In addition, Lehman was so central to the functioning of London’s main markets that the Financial Services Authority has been closely involved and was present when the judge signed the administration orders. On average, the bank was responsible for 12 per cent of all trades on the London Stock Exchange. Its prime brokerage business, which serves hedge funds, was one of the biggest in London and held some $40bn of client assets.

“My kids asked me to explain what had happened that first day,” says Bugg, “and I think the way I described it was, in small scale, you get a bicycle and you shove a stick in the back spokes and something nasty happens. Well, actually this was a big machine with lots of cogs, and someone put a stick in it and everything stopped.”

When Dominic Gibb, financial controller for Lehman’s European operations, returned to Lehman HQ after the judge signed the administration order, he was stunned by the scene that greeted him. “At this point we realised that the PwC staff had the most alarming rate of reproduction we’d ever seen; there were six or eight when I left, and when I got back, the top floor was teeming.”

The 31st floor of Lehman’s offices boasts amazing views across London; it was where bankers and executives would meet and lunch top clients. Accordingly, the rooms are quietly elegant, fitted out in dark wood panelling, plush carpets, marble floors and expensive art. On that Monday, a special reception area was set up to cope with the influx of staff cramming themselves round baize-covered dining tables and struggling to connect to the wireless network. Paper signs scrawled in marker pen were stuck on doors and walls to show where teams were sitting. Plastic in-trays held timesheets.

Both PwC and Linklaters say they have never before deployed teams of this size on a single case, nor ones spanning such a range of specialities. PwC has pulled in partners and staff from 17 departments while Linklaters has used staff from 14 departments and 15 countries.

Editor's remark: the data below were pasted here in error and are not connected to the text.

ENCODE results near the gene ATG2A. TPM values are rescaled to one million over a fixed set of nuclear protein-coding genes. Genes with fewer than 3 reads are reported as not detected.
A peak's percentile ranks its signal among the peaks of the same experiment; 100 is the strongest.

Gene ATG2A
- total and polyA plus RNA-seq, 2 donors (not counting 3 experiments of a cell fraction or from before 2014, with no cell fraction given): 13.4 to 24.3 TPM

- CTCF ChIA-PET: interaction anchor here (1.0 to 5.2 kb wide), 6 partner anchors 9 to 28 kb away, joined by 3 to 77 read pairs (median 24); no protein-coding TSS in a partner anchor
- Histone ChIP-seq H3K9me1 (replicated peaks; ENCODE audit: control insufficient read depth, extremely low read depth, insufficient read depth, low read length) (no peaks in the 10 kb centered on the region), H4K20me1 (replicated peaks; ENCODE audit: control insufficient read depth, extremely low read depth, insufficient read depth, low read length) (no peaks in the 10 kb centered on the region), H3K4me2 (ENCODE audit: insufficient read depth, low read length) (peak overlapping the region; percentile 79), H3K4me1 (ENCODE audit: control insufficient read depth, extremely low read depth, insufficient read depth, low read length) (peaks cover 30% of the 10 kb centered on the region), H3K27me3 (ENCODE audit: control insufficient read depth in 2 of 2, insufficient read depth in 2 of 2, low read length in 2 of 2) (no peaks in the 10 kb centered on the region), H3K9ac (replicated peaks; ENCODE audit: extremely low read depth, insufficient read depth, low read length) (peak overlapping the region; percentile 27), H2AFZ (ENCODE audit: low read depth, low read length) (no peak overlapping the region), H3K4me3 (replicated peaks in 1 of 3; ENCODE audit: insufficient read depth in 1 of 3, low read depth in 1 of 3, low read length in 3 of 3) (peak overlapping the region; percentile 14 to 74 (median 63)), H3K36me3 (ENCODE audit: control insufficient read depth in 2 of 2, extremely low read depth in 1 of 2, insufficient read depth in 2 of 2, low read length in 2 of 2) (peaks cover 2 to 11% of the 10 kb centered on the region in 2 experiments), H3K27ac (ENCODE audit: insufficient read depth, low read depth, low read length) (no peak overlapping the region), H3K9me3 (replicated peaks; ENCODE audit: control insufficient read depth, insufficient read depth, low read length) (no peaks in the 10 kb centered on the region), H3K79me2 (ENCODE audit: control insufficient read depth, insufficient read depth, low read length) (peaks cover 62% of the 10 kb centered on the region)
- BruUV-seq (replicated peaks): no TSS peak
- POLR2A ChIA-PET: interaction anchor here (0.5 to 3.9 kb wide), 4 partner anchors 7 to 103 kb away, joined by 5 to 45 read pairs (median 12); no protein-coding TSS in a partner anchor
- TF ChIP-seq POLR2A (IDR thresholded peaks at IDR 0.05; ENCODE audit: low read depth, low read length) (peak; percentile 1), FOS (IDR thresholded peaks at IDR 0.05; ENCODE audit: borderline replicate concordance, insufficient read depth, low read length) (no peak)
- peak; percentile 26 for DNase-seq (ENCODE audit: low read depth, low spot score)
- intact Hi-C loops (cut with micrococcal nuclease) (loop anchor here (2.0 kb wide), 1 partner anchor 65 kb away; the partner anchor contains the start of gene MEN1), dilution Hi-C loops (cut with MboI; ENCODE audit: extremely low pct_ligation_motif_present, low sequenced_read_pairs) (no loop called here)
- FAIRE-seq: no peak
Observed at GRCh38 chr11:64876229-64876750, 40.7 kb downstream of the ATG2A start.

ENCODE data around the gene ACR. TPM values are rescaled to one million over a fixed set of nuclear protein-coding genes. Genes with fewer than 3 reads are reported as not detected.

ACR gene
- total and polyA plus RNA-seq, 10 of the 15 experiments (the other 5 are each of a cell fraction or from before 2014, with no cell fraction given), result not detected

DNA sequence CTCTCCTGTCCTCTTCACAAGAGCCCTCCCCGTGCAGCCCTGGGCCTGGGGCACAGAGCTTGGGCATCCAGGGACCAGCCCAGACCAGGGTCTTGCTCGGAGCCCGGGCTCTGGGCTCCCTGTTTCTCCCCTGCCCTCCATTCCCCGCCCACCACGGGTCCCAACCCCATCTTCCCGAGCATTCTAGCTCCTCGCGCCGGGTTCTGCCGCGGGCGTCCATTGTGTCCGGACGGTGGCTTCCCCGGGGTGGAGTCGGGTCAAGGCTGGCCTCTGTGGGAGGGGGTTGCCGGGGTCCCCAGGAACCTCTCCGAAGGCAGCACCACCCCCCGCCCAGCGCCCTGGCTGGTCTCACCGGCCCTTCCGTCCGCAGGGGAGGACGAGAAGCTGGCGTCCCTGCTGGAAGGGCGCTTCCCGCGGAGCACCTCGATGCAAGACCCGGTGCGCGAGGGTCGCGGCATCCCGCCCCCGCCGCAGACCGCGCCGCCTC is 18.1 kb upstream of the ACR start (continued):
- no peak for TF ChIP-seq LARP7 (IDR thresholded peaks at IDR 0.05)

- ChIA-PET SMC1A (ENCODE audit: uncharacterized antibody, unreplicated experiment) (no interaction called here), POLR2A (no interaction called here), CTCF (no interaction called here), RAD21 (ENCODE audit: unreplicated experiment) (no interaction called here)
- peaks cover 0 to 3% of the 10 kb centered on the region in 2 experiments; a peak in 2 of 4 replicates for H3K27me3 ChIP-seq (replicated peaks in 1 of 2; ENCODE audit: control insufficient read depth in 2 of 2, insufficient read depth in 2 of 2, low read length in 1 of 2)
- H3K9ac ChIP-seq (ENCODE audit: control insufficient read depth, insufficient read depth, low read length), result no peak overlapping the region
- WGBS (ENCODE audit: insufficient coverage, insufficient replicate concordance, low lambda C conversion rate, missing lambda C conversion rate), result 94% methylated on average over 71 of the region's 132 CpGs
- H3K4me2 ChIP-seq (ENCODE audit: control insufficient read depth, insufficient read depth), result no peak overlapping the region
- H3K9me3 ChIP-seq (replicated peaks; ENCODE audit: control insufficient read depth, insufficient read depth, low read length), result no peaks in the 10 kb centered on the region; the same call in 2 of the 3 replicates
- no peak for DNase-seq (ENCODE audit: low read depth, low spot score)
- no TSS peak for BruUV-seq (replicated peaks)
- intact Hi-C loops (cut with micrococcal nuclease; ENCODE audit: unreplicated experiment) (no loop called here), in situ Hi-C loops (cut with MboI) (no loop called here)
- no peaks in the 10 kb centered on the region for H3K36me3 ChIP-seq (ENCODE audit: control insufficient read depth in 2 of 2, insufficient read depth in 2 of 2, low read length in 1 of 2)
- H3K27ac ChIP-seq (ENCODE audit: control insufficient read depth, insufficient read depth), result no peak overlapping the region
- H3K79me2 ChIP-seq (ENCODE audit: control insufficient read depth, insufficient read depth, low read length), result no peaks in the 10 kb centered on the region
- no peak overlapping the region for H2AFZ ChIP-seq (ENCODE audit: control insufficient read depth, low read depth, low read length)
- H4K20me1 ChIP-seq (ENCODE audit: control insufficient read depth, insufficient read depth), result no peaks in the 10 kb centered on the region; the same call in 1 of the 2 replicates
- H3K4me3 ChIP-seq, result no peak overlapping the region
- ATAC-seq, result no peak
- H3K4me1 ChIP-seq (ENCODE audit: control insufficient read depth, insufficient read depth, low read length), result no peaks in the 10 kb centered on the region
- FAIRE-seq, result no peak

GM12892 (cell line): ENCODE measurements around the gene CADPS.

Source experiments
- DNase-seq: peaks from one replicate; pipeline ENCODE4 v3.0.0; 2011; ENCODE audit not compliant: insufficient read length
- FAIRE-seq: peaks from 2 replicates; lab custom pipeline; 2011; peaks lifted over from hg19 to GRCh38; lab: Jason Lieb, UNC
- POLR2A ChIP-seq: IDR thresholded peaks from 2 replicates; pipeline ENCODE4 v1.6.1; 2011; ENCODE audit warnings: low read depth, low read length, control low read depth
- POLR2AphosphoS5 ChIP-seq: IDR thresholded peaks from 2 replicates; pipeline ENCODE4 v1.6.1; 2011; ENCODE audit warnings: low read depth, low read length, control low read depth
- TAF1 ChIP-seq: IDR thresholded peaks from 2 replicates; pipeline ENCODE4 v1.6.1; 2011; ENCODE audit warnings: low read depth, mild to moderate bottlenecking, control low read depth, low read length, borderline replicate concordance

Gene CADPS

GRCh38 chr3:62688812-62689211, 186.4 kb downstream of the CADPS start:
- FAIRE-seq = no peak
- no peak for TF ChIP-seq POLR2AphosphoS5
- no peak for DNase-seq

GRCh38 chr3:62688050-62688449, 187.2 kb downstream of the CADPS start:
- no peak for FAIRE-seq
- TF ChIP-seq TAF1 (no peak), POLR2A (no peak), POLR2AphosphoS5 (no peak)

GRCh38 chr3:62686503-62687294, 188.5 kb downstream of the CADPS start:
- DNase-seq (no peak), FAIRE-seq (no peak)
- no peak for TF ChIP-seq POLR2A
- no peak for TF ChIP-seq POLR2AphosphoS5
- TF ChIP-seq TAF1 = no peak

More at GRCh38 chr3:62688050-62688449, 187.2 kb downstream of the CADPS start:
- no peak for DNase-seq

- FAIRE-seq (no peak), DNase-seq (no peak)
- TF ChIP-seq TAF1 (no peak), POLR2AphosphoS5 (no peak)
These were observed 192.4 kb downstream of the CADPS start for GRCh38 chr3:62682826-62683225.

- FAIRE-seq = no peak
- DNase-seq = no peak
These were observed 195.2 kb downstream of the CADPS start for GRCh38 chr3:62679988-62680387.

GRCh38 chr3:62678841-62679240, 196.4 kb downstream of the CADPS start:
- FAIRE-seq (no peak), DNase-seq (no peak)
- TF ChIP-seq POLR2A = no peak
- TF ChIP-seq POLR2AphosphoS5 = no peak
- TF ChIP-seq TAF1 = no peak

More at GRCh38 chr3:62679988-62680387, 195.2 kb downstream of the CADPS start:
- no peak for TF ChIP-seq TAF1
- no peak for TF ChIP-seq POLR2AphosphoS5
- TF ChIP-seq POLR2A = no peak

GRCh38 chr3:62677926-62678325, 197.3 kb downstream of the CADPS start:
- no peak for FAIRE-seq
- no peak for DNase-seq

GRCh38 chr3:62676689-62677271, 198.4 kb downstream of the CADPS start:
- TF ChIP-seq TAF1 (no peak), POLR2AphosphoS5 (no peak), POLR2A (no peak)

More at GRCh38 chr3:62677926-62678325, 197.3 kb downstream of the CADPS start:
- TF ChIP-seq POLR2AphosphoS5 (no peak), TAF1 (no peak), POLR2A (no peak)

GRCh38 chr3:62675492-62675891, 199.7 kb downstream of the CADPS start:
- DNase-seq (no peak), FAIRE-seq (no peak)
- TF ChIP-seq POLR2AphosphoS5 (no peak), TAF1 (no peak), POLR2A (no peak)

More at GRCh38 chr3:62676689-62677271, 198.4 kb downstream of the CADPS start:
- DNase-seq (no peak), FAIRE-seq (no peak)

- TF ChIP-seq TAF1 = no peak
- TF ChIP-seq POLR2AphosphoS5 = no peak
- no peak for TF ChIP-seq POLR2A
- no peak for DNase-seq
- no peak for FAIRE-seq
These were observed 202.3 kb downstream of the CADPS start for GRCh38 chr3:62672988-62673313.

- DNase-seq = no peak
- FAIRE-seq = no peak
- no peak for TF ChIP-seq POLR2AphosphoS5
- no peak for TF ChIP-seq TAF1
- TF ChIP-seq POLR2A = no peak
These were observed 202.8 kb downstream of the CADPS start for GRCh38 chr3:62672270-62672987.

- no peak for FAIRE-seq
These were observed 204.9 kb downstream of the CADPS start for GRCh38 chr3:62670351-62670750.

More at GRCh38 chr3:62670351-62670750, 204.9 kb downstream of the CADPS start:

Pearson describes the work of that first day as covering the “food chain” of a bank, learning how it works, from trading floor, or the front office, to back-office support operations. Key Lehman executives had to be identified and “marked” – literally followed around by a team of administrators who used this experience to get to grips with the business. The teams usually included a Linklaters lawyer and two PwC employees: a capital markets expert and a member of the insolvency team.

Pearson found a suitable position for himself one floor down, taking over the corner office of Jeremy Isaacs, the former European and Asian boss who had stepped down just a week before the collapse. “It’s as much a visibility thing as a convenience thing,” Pearson says. “It’s really important when you come in to be clear to the people who are working here that all decisions come through you.”

As much as Lomas’s team needed to stamp their authority on the business, they also had to earn the trust of the employees, whom they needed in order to wind down the bank. Unlike in the Rover meltdown, where the factory staff had few other local employment options and were eager to stay on, Lehman bankers were besieged by headhunters. Lomas couldn’t let them all go.

Yet the new management was not easy for many of the staff to accept. Stunned by the collapse of their employer, they were unsure of what it meant for them personally. Many did leave on Monday, but an e-mail was sent out late that day asking all staff to turn up as usual the next day. On Tuesday, the PwC team addressed the staff. Schwarzmann sums up the talk as: “There is no cash in the kitty but we’re looking to remedy that. We’d like to keep the team together because that will be much more attractive for a buyer. So could you work with us to try and achieve a fast sale?” It wasn’t easy: “When people are shell-shocked, that’s quite a hard sell.”

. . .

By Wednesday, Lomas and Team were in a position to tell staff that a $100m loan would cover their salaries. Now the focus could shift to trying to sell as much of the business as possible and trying to unwind its trading positions. Here, one of the biggest challenges for PwC and Lehman staff was learning to understand one another. “A bank measures its risk and asks, ‘Are we hedged?’”, says Pearson (that’s to say, is the risk covered?). “Whereas we’re interested in assets and liabilities. So the whole language had to be translated. We had to define our objectives and then have our industry guys translate that for the people in the front office.”

For many Lehman traders, the need to unwind the company intelligently meant a new pay package with a hefty bonus component if they managed to strike deals that were advantageous to the Lehman estate. Pearson knows he might come in for outside criticism for doling out these bonuses, since all funds are now owed to the bank’s thousands of creditors. But he defends the move. “It’s exactly what I did at Enron, so I knew exactly how I wanted to handle this. You’ve got a bunch of people here who know these markets so well, and with the right piece of information they can make you – or lose you – hundreds of millions of dollars,” he says. “The last thing you can afford to do in these circumstances is be cheap, because if you’re cheap, you can ruin the ship for a hap’orth of tar.”